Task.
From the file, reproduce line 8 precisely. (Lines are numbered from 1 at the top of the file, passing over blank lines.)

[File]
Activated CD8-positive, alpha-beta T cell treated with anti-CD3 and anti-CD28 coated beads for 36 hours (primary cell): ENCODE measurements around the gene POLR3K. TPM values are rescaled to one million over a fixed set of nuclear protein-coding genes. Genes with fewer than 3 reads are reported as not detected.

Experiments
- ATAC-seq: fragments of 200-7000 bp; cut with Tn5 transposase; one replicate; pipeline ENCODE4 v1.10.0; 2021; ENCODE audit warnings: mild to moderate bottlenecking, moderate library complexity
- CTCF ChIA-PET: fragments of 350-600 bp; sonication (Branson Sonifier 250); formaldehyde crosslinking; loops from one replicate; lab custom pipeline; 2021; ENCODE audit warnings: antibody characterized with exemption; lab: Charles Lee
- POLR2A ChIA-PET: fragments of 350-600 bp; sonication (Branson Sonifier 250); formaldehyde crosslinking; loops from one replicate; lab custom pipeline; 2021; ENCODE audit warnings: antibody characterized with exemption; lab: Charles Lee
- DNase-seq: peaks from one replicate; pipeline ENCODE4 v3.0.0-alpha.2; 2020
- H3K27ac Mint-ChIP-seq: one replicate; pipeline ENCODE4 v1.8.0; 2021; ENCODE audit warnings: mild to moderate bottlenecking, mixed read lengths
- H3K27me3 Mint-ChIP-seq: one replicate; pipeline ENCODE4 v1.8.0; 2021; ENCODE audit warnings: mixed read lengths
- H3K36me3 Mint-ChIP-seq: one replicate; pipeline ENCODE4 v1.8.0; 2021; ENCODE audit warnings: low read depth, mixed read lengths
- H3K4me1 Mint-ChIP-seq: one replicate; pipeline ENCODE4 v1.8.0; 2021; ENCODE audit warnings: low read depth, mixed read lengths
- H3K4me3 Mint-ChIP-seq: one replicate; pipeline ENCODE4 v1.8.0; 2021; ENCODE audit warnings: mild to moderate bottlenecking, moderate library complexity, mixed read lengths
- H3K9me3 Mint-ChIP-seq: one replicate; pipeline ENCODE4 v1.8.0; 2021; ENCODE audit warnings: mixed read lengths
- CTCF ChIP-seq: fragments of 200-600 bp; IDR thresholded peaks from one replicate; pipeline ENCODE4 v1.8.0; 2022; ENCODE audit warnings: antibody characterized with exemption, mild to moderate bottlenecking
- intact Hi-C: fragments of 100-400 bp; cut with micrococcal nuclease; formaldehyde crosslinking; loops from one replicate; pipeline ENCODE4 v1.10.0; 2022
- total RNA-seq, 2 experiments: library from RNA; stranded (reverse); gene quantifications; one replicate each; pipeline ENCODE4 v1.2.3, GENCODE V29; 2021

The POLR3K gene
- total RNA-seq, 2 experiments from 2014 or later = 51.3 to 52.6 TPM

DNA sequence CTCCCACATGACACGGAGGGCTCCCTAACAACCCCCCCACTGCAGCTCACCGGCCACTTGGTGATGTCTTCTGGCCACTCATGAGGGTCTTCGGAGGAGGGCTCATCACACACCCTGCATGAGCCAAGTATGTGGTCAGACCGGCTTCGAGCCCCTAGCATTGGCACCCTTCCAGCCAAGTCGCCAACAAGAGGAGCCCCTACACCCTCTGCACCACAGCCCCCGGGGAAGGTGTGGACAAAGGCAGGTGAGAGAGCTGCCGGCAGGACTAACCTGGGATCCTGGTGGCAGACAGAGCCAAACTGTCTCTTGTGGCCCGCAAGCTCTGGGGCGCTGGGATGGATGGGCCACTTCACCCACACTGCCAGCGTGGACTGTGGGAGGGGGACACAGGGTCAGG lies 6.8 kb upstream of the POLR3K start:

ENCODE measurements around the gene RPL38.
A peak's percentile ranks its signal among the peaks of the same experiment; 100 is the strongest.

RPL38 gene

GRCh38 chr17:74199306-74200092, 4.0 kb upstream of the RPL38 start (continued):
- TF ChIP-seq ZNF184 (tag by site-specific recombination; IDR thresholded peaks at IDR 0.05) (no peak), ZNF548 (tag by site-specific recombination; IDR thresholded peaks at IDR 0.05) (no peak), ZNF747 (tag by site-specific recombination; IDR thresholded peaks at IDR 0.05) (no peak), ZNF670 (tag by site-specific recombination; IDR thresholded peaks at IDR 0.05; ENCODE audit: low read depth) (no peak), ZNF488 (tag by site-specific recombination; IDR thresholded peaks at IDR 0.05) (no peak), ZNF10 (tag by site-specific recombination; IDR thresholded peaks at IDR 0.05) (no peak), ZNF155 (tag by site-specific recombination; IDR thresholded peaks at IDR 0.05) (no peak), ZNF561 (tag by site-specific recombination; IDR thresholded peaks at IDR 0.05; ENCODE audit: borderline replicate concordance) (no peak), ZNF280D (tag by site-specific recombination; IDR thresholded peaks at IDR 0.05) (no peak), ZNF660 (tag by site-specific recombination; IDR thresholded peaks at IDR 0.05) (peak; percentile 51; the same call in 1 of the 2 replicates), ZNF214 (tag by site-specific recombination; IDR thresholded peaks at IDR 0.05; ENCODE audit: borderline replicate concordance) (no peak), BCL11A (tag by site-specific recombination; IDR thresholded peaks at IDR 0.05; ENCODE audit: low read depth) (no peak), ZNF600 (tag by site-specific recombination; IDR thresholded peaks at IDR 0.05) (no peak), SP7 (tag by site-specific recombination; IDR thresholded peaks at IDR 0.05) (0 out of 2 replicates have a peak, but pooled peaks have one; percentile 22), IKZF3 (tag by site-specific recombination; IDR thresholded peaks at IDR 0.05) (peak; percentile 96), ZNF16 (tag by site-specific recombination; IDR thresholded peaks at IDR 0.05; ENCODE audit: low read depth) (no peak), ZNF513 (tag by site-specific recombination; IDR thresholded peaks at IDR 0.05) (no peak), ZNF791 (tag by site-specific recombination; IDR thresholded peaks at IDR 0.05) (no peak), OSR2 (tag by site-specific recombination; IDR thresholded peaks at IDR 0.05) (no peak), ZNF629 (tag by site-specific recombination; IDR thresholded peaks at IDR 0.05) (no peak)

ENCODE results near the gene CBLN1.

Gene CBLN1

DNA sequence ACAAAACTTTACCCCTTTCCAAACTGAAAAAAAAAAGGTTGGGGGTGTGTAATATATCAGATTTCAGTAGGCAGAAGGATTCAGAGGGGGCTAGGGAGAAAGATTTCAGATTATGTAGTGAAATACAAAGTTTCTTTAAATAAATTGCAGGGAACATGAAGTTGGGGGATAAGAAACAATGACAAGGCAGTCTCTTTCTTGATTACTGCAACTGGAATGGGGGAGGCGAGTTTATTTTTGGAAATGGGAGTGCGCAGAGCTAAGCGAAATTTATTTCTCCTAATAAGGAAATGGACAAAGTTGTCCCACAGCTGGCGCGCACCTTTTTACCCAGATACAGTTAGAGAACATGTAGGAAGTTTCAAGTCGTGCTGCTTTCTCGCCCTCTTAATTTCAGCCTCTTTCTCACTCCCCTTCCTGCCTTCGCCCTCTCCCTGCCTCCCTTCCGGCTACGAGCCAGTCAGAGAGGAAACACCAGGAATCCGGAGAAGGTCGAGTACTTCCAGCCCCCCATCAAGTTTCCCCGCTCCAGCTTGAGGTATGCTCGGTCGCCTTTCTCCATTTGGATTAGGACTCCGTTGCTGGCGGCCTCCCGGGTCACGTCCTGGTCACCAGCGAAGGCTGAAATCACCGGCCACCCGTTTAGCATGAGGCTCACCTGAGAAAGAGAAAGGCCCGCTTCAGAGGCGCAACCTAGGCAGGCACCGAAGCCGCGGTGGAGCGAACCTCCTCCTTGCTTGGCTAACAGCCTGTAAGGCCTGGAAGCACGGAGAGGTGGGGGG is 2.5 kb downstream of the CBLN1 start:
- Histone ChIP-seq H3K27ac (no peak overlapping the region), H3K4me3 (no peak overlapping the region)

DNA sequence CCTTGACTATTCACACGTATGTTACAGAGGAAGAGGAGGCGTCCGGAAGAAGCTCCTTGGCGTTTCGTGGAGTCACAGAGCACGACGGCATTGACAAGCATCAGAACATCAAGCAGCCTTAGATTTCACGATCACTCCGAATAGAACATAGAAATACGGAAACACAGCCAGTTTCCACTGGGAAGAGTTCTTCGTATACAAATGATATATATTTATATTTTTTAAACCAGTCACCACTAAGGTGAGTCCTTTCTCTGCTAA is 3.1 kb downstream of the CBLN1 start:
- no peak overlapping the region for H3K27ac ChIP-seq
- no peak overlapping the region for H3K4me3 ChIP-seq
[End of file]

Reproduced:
- H3K27me3 Mint-ChIP-seq: one replicate; pipeline ENCODE4 v1.8.0; 2021; ENCODE audit warnings: mixed read lengths